Closing the old Setauket post office will overload the main East Setauket office and rob the community of one of its most charming institutions, according to the several dozen residents who attended a community meeting with local postal officials Thursday night.
The Setauket branch is the U.S. Postal Service will be reviewing for possible closure, one of only three on Long Island facing the same cuts. Officials cited increases in postal services achieved through third-party stores like UPS and FedEx stores, CVS, Waldbaums, and others that can provide similar services to that which the U.S. Postal Service currently provides.
"This post office is not merely an extension of a business," resident Tim Glynn said, "but it is the heart and soul of this community, a place where people come and meet one another and exchange simple greetings."
At the center of the debate is finances: postal officials said P.O. boxes at the Setauket branch were down to 40 percent occupancy, whereas other nearby post office hubs were faring better. In Port Jefferson, the occupancy rate for P.O. boxes is at 96 percent, while in the , the post office's occupancy rate is about 50 percent. The main East Setauket post office numbers were not immediately available.
"If everyone in the community rented a P.O. Box, that would be a different circumstance," said Jay Novellino, officer in charge at the Long Island district.
is in place until May as the postal service conducts surveys and research regarding each of those post offices; post office closures can't legally take place fewer than 60 days prior to the announcement of closure. In the meantime, the U.S. Postal Service initiated a study by to determine how the community uses the branch.
Frank LoCricchio, post office operations manager for the U.S. Postal Service's Long Island district, said revenue at the Setauket branch is down $20,000 over the past five years. However, he later responded to a resident's question by saying that the branch is still turning a profit.
Postal union officials, too, decried the that requires the postal service to pre-fund billions of dollars in future retiree benefits. They maintain that postal routes are already overloaded with the volume of mail to deliver.
After LoCricchio said the P.O. Boxes from the Setauket branch would be moved to the main East Setauket office without an interruption in service, community members immediately protested what they called inadequate parking at the main office on Route 25A.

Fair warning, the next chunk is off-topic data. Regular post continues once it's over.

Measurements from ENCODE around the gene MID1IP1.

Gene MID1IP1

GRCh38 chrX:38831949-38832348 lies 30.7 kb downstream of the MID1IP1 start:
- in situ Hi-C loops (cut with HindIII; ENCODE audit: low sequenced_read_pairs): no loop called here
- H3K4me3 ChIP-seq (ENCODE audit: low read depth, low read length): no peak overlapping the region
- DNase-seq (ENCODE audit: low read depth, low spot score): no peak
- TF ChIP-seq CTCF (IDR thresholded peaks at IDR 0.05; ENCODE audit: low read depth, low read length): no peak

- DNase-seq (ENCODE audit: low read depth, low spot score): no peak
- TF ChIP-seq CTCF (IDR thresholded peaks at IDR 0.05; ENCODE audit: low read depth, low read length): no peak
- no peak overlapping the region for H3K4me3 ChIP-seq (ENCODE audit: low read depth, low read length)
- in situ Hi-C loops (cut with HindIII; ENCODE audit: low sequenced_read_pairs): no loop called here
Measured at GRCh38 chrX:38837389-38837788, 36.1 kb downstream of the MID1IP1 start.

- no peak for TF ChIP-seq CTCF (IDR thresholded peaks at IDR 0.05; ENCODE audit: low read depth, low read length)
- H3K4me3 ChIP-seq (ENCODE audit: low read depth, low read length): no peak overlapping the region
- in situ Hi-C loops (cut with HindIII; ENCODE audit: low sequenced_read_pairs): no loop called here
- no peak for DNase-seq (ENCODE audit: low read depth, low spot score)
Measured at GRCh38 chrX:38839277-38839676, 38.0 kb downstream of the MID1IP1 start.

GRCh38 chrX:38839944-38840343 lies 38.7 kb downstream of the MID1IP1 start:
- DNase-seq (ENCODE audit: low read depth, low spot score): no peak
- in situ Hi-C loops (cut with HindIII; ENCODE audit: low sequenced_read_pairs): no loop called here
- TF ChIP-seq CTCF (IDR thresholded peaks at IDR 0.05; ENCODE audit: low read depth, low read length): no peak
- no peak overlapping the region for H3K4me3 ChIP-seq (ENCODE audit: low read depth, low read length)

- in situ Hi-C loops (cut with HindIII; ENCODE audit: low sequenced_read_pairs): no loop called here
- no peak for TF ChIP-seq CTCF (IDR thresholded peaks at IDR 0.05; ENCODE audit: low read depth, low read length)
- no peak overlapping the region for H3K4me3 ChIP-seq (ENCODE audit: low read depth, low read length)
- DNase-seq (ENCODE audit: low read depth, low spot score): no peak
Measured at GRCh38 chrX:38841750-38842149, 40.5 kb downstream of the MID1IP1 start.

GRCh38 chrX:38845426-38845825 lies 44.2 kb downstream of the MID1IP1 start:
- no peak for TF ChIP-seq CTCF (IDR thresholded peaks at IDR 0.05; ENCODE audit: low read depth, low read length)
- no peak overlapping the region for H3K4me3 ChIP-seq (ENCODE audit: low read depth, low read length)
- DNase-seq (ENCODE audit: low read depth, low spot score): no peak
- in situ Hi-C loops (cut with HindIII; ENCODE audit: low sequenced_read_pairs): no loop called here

"I would not use the East Setauket post office," said longtime resident Louise Koepchen. "It's too dangerous. There's probably more parking at the little post office. You built a bigger post office, but I think everybody's going to put up a mailbox."
Glynn, a member of the Frank Melville Memorial Park board of trustees, said the community had poured around $200,000 into renovating the decades-old post office to its current shape and its status on the National Register of Historic Places. He and his wife Kerri collected approximately 1,000 signatures on a petition sent to U.S. Rep. Tim Bishop, D-Southampton, who wrote to the U.S. Postal Service in support of keeping the Setauket branch open.
The Frank Melville Memorial Foundation, which owns the building, charges the U.S. Postal Service $33,000 in rent per year for the building. That money, Glynn said, goes back into the community by way of the taxes paid on the property as well as through the park and programs themselves. However, he said, the park is in the process of grieving its tax assessment, and Glynn pledged to pass on any tax relief to the U.S. Postal Service should the grievance be successful.
LoCricchio said the U.S. Postal Service delivers up to 150 million pieces of mail each day, and that postal operations are not supported by federal funding – they are underwritten only by stamps.
"It is no secret that digital means of communication are already replacing first class mail," LoCricchio said. "Over the last few years, our customers' needs have changed dramatically."